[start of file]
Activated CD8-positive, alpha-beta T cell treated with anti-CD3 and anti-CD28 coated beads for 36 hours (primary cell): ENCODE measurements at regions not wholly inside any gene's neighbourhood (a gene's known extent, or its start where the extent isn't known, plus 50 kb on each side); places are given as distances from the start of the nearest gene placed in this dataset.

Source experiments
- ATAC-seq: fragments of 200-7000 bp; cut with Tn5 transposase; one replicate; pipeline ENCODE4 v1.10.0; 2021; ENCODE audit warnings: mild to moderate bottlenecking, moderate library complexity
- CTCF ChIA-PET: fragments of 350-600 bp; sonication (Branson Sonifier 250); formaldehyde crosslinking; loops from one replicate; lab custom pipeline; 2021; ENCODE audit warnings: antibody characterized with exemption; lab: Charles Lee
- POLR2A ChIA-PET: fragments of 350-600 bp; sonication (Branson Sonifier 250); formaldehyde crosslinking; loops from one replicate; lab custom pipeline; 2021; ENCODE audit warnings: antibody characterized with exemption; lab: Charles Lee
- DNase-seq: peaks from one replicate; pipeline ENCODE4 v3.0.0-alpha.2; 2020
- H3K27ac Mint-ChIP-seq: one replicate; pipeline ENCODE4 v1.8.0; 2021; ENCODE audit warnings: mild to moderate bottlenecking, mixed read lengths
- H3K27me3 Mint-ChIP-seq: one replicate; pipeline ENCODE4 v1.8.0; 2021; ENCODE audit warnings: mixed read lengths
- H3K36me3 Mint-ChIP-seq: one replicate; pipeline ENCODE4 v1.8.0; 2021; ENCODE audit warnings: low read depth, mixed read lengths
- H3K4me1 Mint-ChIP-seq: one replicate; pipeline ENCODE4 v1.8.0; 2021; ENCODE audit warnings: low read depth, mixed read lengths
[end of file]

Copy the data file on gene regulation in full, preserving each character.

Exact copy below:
Activated CD8-positive, alpha-beta T cell treated with anti-CD3 and anti-CD28 coated beads for 36 hours (primary cell): ENCODE measurements at regions not wholly inside any gene's neighbourhood (a gene's known extent, or its start where the extent isn't known, plus 50 kb on each side); places are given as distances from the start of the nearest gene placed in this dataset.

Source experiments
- ATAC-seq: fragments of 200-7000 bp; cut with Tn5 transposase; one replicate; pipeline ENCODE4 v1.10.0; 2021; ENCODE audit warnings: mild to moderate bottlenecking, moderate library complexity
- CTCF ChIA-PET: fragments of 350-600 bp; sonication (Branson Sonifier 250); formaldehyde crosslinking; loops from one replicate; lab custom pipeline; 2021; ENCODE audit warnings: antibody characterized with exemption; lab: Charles Lee
- POLR2A ChIA-PET: fragments of 350-600 bp; sonication (Branson Sonifier 250); formaldehyde crosslinking; loops from one replicate; lab custom pipeline; 2021; ENCODE audit warnings: antibody characterized with exemption; lab: Charles Lee
- DNase-seq: peaks from one replicate; pipeline ENCODE4 v3.0.0-alpha.2; 2020
- H3K27ac Mint-ChIP-seq: one replicate; pipeline ENCODE4 v1.8.0; 2021; ENCODE audit warnings: mild to moderate bottlenecking, mixed read lengths
- H3K27me3 Mint-ChIP-seq: one replicate; pipeline ENCODE4 v1.8.0; 2021; ENCODE audit warnings: mixed read lengths
- H3K36me3 Mint-ChIP-seq: one replicate; pipeline ENCODE4 v1.8.0; 2021; ENCODE audit warnings: low read depth, mixed read lengths
- H3K4me1 Mint-ChIP-seq: one replicate; pipeline ENCODE4 v1.8.0; 2021; ENCODE audit warnings: low read depth, mixed read lengths